Construction Contracts in Arkansas – Part I*
Construction is the single largest production sector in the United States economy, and construction related jobs account for 10% of employment in America. The transactions underlying the construction industry, therefore, certainly require attention. This article – Parts 1, 2, and 3 – discusses construction law as it relates to construction contracts in Arkansas. Although the construction law and construction contract drafting points covered here apply generally to contracts for design services and construction in all states, this article addresses a few Arkansas-specific construction law issues. Part I discusses common liability provisions – construction insurance, indemnity clauses, limitations of liability, and consequential damages – in construction and design contracts.
Insurance Provisions. The concept is simple, but proper insurance coverage in design services contracts with architects & engineers and in construction contracts with contractors & subcontractors is often overlooked. Design services agreements for construction projects should have insurance clauses providing that the architect or engineer has professional liability insurance for all services the design professional is providing for the construction project. In construction agreements in Arkansas and abroad, the contractor must provide sufficient commercial general liability insurance and ensure its subcontractors do the same in their subcontracts for the construction project. In addition to the insurance coverage above, the owner (or general contractor, design-builder, or construction manager) should purchase builder’s risk insurance for the full value of the construction project. Lastly, throughout the construction project the owner must confirm continuous insurance coverage from the architect, engineer, and contractor on a biannual basis, and the contractor must confirm continuous insurance coverage from its subcontractors on a biannual basis.
Indemnity Contract Clause. Though indemnity clauses are the least controversial provisions covered in this article due to the limited direct financial exposure to owners or contractors and the unlikely personal injury that would trigger the provisions, indemnity clauses are addressed here because many attorneys may assign indemnity clauses more importance than they deserve. In most cases, indemnity clauses will only be an issue if there is a personal injury on the construction site that results in litigation. Even then, the only attorneys who would be concerned are the insurance defense attorneys that the insurance carrier selected. In reality, indemnity provisions should not be a major concern in terms of direct financial risk to the insured. At any rate, three concerns to address in the construction contract indemnity clause are: (1) Make sure there is a comparative negligence scheme such that each party is responsible for costs and damages resulting from each party’s own negligence; (2) The indemnity clause should obligate the indemnifying party “defend, indemnify, and hold-harmless” the indemnified party from “all costs, damages” etc. from third parties “arising from or related to” the contract or project; and (3) Construction contract indemnity clauses in Arkansas must comply with Arkansas’ construction indemnity statute at Ark. Code. Ann. 4-56-104. The most important part of Arkansas’ construction agreement indemnity statute is that it aligns with comparative negligence indemnity clauses such that an indemnifying party cannot indemnify the other party for the other party’s own negligence (4-56-104(b)):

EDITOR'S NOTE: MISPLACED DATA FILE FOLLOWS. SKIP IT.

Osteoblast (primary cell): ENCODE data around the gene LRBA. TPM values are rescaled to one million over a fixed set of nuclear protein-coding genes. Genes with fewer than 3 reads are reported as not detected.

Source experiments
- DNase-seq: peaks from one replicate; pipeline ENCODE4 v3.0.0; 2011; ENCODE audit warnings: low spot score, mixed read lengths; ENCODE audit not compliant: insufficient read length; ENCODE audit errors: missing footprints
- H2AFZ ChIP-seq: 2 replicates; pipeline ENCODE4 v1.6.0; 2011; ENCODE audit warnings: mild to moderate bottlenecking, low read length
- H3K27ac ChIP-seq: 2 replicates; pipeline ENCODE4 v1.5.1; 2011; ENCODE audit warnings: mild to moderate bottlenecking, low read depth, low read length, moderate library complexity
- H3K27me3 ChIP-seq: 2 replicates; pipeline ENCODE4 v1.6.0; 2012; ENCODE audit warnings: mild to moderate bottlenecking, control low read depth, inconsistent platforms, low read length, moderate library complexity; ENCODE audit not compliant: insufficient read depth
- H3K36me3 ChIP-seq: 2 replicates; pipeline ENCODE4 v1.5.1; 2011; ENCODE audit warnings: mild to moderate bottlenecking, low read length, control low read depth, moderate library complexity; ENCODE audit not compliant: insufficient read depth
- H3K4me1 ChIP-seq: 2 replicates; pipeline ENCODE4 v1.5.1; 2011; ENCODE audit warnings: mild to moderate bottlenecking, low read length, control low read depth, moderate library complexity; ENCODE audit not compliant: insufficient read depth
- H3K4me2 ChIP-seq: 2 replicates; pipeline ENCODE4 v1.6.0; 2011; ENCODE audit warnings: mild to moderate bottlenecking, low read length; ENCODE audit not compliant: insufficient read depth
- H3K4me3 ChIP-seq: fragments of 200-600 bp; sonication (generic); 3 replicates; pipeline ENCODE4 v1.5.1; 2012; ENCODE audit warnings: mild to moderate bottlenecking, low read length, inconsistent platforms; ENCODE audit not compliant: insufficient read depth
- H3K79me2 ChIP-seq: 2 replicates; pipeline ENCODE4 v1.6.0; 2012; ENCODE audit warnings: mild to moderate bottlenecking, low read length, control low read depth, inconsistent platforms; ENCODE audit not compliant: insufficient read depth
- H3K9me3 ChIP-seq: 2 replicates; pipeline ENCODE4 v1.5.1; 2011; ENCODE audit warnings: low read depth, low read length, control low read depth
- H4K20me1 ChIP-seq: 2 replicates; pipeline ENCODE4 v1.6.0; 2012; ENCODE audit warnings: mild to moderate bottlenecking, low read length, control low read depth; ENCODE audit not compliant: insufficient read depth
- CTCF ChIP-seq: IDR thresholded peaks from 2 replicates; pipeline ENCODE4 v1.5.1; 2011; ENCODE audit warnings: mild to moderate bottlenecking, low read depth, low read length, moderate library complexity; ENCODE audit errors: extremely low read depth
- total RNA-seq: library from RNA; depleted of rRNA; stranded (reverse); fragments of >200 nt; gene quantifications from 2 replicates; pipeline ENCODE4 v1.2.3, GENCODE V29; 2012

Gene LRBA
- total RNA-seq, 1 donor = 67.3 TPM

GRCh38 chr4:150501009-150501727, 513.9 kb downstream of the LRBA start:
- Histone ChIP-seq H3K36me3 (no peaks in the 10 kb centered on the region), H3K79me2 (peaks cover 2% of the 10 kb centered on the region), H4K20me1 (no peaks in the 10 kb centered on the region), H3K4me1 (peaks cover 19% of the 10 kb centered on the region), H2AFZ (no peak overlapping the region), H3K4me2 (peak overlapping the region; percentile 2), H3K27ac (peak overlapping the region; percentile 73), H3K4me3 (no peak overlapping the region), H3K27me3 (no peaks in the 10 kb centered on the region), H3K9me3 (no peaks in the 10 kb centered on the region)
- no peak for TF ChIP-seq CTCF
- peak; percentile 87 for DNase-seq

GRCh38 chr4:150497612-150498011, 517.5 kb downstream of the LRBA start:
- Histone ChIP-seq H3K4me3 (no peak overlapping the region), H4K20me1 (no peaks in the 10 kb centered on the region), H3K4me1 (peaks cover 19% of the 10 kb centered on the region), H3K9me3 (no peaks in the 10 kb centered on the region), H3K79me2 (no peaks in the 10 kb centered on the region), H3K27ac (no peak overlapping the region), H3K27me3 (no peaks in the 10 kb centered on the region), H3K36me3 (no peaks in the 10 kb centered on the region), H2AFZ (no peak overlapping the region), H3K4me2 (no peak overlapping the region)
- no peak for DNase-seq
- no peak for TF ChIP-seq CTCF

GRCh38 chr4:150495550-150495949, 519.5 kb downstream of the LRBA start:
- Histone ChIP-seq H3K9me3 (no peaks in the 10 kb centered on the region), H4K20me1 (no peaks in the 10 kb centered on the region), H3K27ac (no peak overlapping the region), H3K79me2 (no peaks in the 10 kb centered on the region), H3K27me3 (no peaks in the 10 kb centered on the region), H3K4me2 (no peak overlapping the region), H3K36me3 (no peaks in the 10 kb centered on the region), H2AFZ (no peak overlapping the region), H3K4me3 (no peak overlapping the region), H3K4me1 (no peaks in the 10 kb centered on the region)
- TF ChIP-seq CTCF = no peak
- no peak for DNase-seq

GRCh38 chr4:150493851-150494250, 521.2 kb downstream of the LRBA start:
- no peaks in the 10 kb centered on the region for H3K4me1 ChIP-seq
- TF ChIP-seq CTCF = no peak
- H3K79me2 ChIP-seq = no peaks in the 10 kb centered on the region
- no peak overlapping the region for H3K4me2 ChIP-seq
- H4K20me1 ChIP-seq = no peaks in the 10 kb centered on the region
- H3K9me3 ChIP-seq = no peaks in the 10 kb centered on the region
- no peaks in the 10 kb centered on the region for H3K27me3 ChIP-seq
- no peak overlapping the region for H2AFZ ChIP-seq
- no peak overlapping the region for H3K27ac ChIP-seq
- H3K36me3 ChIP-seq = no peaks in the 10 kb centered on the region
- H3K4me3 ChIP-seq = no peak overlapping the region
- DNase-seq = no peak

A provision in a construction agreement or construction contract is void and unenforceable as against public policy if it requires an entity or that entity's insurer to indemnify, defend, or hold harmless another entity against liability for damage arising out of the death of or bodily injury to a person or persons or damage to property, which arises out of the negligence or fault of the indemnitee, its agents, representatives, subcontractors, or suppliers.
Limitations of Liability Contract Provisions. Owners should be wary of design agreement and construction contract provisions that limit liability, and design professionals and contractors should always include a limitation of liability in the architecture agreement, engineering contract, or construction agreement. Design professionals should limit liability for tort claims and breach of contract claims from the owner (excluding all third-party claims) to a percentage of the design contract price. Similarly, contractors and subcontractors should limit liability for tort claims and breach of contract claims (excluding all third-party claims) to a percentage of the construction contract price. Such limitation of liability clauses should serve as a cap for all damages, including assessed liquidated damages in the liquidated damages sections of the contract.
Waiver of Consequential Damages Contract Clauses. Even if consequential damages are appropriate to negotiate for certain types of projects – such as casinos where nearly all damages are consequential damages – consequential damages are typically waived in construction contracts. The AIA contract documents, DBIA agreements, ConsensusDocs contracts, and all other custom contracts worth using contain waiver of consequential damages clauses.
When drafting or reviewing your next design agreement or construction contract, make sure you address these common liability clauses.
*The information in this article does not constitute legal advice and is for general educational purposes only. This article is provided only as a public service to the web community. The contents of this article should not be used as a substitute for obtaining legal advice from an attorney licensed or authorized to practice law in your jurisdiction. You should always consult a qualified attorney regarding any specific legal matter.